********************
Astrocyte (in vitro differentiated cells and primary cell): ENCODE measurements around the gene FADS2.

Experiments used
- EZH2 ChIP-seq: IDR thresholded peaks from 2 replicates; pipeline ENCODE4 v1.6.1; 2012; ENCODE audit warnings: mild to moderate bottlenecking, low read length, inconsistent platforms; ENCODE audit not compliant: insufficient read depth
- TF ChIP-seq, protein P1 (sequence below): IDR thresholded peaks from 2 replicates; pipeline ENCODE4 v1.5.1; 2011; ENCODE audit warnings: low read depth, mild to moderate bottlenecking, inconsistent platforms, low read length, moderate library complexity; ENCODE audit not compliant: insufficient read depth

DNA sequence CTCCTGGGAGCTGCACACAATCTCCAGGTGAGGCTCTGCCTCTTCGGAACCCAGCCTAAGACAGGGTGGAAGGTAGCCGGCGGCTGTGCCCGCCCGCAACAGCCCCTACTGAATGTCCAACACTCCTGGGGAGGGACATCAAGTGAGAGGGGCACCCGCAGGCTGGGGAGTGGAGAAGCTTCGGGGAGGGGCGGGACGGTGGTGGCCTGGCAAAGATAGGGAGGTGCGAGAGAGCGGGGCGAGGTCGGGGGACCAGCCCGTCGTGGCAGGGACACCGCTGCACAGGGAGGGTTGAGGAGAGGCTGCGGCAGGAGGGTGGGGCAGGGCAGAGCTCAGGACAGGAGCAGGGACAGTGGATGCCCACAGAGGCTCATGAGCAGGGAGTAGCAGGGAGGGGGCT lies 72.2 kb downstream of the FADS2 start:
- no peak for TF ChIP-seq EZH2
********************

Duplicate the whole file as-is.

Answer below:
Astrocyte (in vitro differentiated cells and primary cell): ENCODE measurements around the gene FADS2.

Experiments used
- EZH2 ChIP-seq: IDR thresholded peaks from 2 replicates; pipeline ENCODE4 v1.6.1; 2012; ENCODE audit warnings: mild to moderate bottlenecking, low read length, inconsistent platforms; ENCODE audit not compliant: insufficient read depth
- TF ChIP-seq, protein P1 (sequence below): IDR thresholded peaks from 2 replicates; pipeline ENCODE4 v1.5.1; 2011; ENCODE audit warnings: low read depth, mild to moderate bottlenecking, inconsistent platforms, low read length, moderate library complexity; ENCODE audit not compliant: insufficient read depth

DNA sequence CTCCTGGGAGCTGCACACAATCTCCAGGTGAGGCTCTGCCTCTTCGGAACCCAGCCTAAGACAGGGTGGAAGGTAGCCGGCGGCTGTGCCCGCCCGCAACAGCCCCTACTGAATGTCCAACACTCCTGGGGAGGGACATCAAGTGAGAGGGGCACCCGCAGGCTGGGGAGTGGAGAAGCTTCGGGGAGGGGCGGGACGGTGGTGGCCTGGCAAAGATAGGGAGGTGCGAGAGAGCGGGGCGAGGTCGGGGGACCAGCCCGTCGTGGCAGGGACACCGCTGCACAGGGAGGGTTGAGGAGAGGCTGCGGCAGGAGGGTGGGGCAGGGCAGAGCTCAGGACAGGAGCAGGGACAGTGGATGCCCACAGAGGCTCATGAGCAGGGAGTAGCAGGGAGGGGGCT lies 72.2 kb downstream of the FADS2 start:
- no peak for TF ChIP-seq EZH2